Japan has always been active in investing in Taiwan, with 11,654 investments totalling about USD25.9 billion by the end of 2022. Although this number is almost the same as in the US, the number of Japanese investments in Taiwan far exceeds that of the US, with 7,694 investments.
The number of Japanese investments is almost the same as in Hong Kong, but the total value of investments is much higher, with the total value of investments in Hong Kong around USD10.37 billion. In terms of the number of Japanese investments, Taiwan accounts for about 17.5% of total foreign investment, in second place, while in terms of total investment it accounts for about 12.4%, or the fourth-biggest destination of total foreign investment.
Historically, Japan has actively invested in Taiwan since the lifting of the ban on foreign investment in 1952, and has been maintaining stable investments since then. In the late 1980s, during the Japanese asset price bubble, the number of investments reached an order of magnitude, with 40% of total investments every year. In the 2000s, there was an average of 200-300 Japanese investments annually.
In the 2010s, the average number of Japanese investments in Taiwan increased to 400, and reached a peak in 2012 and 2013, with 619 and 618 investments, respectively. This development momentum was halted by the covid-19 pandemic and, since 2020, the number of investments has returned to the 200 level, indicating a considerable decline in both the number and value of investments.
Despite the decline in recent years, Taiwan has been a preferred overseas destination for Japanese manufacturing industries from an early stage due to its ability to provide quality labour. The island has also been considered an ideal production base for advanced science and technology such as semiconductors due to relatively low electricity and water rates for industrial use.
In addition, due to historical and geographical reasons, Japanese food and culture are relatively easily accepted in Taiwan, making it easier for the catering, retail, hotel and other service industries to successfully establish themselves in Taiwan. However, external factors such as Japanese tensions in relations with China, and trade friction between the US and China, may weaken the investment sentiment in Taiwan, but the author expects a V-shaped recovery in Japanese investment in Taiwan.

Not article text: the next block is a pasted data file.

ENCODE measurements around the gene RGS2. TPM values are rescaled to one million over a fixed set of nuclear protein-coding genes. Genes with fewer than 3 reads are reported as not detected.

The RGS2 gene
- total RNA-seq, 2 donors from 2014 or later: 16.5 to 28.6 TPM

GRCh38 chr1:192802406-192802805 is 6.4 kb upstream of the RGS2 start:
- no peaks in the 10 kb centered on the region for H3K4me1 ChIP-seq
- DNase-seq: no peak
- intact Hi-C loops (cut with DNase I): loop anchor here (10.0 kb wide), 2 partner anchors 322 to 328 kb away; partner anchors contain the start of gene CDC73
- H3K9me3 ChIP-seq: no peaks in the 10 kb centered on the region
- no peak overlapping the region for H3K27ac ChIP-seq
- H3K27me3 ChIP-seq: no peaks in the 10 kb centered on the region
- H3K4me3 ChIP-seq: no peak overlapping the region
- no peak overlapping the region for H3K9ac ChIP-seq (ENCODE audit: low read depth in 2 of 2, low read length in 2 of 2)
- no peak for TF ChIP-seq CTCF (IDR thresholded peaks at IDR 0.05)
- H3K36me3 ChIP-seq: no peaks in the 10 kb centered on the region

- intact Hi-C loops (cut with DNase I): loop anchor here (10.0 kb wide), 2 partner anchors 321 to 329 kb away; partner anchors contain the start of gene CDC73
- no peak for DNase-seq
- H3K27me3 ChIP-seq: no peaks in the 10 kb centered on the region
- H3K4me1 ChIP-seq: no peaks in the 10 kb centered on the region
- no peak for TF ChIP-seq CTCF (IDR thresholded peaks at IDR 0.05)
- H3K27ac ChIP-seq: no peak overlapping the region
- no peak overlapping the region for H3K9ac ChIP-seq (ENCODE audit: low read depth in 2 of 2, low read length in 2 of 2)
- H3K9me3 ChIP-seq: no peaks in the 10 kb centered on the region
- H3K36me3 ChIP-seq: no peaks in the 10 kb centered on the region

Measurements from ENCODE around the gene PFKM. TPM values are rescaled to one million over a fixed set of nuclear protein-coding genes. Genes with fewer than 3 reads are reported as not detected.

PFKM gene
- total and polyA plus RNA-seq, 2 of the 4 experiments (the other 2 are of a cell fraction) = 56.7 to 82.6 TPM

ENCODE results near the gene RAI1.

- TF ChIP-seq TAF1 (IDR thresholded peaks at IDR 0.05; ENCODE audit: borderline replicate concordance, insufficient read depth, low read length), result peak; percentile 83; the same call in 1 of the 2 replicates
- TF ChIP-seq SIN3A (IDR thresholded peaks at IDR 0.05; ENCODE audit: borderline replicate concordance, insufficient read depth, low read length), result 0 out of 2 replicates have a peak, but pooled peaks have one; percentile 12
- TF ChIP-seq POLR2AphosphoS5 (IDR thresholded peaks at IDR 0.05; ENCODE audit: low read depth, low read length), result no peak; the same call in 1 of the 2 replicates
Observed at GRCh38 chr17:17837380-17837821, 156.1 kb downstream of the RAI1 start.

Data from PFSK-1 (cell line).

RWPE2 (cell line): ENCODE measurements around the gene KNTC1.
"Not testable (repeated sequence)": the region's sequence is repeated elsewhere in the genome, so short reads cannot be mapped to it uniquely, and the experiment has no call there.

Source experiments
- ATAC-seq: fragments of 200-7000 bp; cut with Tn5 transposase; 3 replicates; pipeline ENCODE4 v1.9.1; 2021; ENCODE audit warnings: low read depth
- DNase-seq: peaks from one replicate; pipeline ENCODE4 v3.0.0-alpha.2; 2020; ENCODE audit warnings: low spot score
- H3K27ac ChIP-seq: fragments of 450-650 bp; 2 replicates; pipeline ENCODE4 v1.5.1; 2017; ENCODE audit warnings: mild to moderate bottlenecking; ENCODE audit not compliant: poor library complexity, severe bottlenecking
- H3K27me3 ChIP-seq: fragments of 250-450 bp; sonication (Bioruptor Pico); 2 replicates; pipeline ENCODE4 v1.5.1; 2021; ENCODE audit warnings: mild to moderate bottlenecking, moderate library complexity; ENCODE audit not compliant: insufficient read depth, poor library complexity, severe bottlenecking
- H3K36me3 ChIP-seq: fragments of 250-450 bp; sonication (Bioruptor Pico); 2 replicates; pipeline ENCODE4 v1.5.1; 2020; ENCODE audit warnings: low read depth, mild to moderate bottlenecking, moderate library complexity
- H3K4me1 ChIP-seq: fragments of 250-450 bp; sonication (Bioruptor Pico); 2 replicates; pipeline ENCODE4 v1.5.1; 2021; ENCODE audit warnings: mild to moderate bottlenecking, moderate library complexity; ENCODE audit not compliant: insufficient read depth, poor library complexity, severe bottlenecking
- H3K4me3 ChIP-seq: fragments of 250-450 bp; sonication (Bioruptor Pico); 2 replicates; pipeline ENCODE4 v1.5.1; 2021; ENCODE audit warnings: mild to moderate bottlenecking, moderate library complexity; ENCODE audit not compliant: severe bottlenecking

For Japanese companies, Taiwan’s corporate law system is relatively easy to understand, and the types and structure of the company bodies are similar to that of Japan’s commercial law. Private companies are composed of a shareholder meeting, a board of directors (one or two directors), and an auditor (not required under certain conditions). It is often said that Japanese people can easily grasp Taiwanese corporate law.
In fact, after the amendment of the corporate law, Taiwanese companies’ organisational design has been made more flexible and is closer to Japan’s Companies Act. Especially for the one-shareholder corporation often adopted by Japanese investors in Taiwan, there is no need to set up a board of directors and an auditor, and only one director is required, which is equivalent to a Japanese company without a board of directors. This reduces the maintenance costs of the company.
In addition, regarding the holding method of shareholder meetings and board of directors’ meetings, in the past there was no written resolution system and many international businesses, especially Japanese investors, felt it was troublesome to handle.
Previously, board meetings were only allowed to be held via video-conferences. However, this requirement has been gradually relaxed, and now, in the case of a private company, it is possible to adopt proposals by written resolution without holding a substantive board of directors meeting under the assumptions set out in the articles of incorporation.
On the other hand, while video-conferencing was not allowed for shareholder meetings in the past, now, in the case of a private company, it is possible to hold a virtual meeting based on the assumptions provided in the articles of incorporation.
In the event of natural disasters, incidents, or other force majeure circumstances, listed companies can hold meetings by teleconference or other methods approved by the competent authorities.
The role of directors in Taiwan is similar to that under Japanese law, but there are distinct features in the appointment process. Generally, directors are appointed under a system called cumulative voting, but corporate shareholders can nominate multiple representatives (natural persons) and have them participate in the director election.